For further details, we move to an email sent by Steve Williams. “That would probably be both of Sheffield Wednesday’s goals in their win against Manchester City on New Year’s Day 1990,” he replies to the original question. “In those days, matches not chosen for live broadcast or extended highlights would be filmed by a single camera. Unfortunately in this instance, the cameraman forgot it was a lunchtime kick-off, and didn’t turn up. After that, all top-flight matches were filmed with two cameras to avoid that happening again.” New Year’s Day, 1990, lunchtime kick-off? Gosh, people are so forgetful! And poor David Hirst, who not only scored, and not only went in net when penalty king Kevin Pressman was injured, but made notable saves from Steve Redmond and Colin Hendry.
However, Liam Derry can do better. “I’m not sure whether this counts,” he hedges, “as the video shows the ball nestling in the net, but it does miss the attempt on goal, and the corner which led to it. I’m certain this goal was never captured on film anywhere as Match of the Day that night showed the same sequence of footage as this video. I don’t know exactly why it wasn’t captured, but the overrunning of the preceding replay is probably something to do with it.” The goal in question was scored, apparently, by Ian Marshall – for Leicester City against Coventry City on 24 April 1999. Anyway, Liam, there was no need to hedge – it counts, and as far as we know, this is the most recent Premier League instance of the trope. There is, of tedious course, also José Mourinho’s “ghost goal” of 2005 – which, had it not been given, would have resulted in a penalty for Liverpool and a red card for William Gallas – but that either happened, or didn’t happen, in Europe.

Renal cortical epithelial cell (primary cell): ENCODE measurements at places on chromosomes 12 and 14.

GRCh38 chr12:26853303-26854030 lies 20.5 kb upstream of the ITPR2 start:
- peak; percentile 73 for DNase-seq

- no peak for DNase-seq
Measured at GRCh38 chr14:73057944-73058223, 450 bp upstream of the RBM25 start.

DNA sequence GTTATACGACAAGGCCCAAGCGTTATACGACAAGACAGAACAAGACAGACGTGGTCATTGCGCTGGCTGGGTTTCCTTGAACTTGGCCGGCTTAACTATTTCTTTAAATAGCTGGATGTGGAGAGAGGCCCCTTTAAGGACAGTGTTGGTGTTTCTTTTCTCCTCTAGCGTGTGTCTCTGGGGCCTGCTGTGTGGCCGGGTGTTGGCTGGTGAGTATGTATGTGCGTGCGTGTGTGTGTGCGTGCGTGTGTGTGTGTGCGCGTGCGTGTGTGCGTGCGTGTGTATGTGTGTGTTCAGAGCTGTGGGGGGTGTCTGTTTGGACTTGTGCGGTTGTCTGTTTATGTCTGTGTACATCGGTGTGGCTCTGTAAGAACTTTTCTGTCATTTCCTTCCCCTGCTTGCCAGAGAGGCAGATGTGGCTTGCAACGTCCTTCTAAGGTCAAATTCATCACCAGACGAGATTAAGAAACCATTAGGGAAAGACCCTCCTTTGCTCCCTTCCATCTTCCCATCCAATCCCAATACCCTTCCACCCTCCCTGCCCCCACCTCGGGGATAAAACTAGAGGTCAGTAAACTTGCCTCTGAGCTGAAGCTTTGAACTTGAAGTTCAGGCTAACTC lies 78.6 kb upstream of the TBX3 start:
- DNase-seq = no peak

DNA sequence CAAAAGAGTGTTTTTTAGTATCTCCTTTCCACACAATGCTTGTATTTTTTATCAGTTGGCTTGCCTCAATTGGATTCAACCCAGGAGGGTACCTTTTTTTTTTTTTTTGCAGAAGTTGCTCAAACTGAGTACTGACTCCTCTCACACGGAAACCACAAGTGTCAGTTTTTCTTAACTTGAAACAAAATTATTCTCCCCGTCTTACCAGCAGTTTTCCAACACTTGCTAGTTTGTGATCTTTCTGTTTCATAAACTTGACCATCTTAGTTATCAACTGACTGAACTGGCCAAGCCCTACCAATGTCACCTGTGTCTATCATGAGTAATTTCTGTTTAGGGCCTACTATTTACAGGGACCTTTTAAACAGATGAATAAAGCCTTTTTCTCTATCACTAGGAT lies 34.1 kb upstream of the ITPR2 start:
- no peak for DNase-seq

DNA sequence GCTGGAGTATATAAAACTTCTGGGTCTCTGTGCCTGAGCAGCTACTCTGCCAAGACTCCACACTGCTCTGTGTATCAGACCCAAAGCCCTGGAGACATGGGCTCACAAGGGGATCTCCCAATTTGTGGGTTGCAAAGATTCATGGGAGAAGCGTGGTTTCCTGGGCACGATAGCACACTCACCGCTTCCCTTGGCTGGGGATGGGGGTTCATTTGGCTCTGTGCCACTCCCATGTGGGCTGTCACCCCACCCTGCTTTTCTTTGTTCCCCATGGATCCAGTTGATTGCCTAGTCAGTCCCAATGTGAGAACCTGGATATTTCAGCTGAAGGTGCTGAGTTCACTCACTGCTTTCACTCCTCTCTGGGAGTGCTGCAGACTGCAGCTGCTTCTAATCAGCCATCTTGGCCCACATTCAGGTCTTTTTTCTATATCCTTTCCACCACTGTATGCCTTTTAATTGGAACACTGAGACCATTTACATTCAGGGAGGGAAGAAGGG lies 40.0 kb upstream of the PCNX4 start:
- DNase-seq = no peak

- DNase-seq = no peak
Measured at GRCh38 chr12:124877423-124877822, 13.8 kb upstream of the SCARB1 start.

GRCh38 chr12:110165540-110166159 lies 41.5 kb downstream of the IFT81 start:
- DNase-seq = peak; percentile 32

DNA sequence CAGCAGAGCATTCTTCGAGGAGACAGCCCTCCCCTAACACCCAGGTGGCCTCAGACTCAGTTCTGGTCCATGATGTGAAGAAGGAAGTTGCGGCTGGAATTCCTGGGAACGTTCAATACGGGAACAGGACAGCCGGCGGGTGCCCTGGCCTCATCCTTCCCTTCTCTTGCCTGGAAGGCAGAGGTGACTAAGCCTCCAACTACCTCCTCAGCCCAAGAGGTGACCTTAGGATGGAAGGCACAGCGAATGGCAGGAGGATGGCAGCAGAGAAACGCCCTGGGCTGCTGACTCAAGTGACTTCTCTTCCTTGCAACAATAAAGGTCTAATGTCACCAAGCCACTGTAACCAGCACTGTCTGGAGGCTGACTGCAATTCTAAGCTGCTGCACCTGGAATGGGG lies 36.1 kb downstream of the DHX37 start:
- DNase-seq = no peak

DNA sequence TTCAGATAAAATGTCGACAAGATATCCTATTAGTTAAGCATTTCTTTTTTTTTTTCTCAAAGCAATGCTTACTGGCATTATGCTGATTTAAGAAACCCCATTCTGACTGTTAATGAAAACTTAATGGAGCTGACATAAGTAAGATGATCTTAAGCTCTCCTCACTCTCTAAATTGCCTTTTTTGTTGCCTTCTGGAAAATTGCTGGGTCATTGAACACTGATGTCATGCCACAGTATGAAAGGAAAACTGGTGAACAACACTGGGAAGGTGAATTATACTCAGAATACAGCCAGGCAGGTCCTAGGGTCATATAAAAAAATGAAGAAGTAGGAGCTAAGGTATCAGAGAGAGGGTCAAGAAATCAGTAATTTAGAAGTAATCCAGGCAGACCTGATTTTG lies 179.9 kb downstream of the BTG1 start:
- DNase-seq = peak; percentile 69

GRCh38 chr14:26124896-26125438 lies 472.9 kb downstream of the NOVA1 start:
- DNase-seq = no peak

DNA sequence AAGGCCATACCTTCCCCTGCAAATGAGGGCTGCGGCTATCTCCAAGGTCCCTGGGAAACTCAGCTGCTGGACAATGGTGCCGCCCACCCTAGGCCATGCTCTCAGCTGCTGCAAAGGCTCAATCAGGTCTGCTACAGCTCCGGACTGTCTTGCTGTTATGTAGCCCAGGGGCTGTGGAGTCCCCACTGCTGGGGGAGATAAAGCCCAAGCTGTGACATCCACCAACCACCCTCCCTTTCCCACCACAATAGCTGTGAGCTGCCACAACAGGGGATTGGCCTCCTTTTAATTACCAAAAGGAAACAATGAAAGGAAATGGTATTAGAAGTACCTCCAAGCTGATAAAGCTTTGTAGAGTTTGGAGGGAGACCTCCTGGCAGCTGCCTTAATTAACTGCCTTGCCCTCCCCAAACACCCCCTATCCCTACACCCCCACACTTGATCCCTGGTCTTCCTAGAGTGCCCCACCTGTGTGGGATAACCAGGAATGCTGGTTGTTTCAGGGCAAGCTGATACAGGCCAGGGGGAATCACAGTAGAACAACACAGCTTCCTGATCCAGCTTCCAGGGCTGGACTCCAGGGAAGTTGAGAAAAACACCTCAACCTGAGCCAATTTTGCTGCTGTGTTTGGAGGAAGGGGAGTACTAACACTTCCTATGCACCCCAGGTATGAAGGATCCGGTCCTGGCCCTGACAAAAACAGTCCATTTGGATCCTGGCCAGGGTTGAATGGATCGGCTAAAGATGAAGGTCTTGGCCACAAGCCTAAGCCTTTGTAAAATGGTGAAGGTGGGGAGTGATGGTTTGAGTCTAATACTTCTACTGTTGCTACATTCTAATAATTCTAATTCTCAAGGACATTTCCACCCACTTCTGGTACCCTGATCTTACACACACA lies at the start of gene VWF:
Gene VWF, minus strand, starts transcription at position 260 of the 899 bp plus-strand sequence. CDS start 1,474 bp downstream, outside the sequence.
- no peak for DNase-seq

Lastly for this one, in 1985-86, Manchester United won 10 straight games from the start of the season, a streak beaten in the top division only by Spurs’ 11 in 1960-61. Unfortunately for anyone interested – anyone like the Knowledge, say, whose first game came during this run – the telly companies and football authorities were in dispute, so footage of those games is limited to shaky club fuzz. Live games did not return until after Christmas, when Liverpool, in all-white, won in the Watford mud thanks to goals from Paul Walsh (two) and Ian Rush.
ALPHABETICAL SURNAMES – AND LOTS OF THEM
“What’s the longest footballer’s name you can think of that goes in alphabetical order?” asks Gareth Ventin. “I’ve only come up with a poxy four, for Bent.”
As you might expect, this is not the sole or correct answer – there’s the former Arsenal star, David Dein, for starters. Anyway, John C – who, if he is a footballer, counts himself – emailed in to nominate Walter Abbott, Johnny Berry and David Hirst, while Tom Locke got all linguistic on us. “Given that the longest word in English so structured is a mere eight letters (Aegilops, and even that’s a Latin proper name), it’s not too surprising that Gareth didn’t find much. There are loads of players called Bain and Beck, but the best I can do – assuming double letters are permitted – is Aymen Abdennour, who is a Tunisian defender on loan to Monaco from Toulouse. Of course, that is an interpretation from Arabic spelling, but also in France, there is Francis Gillot, Bordeaux coach.” Of course.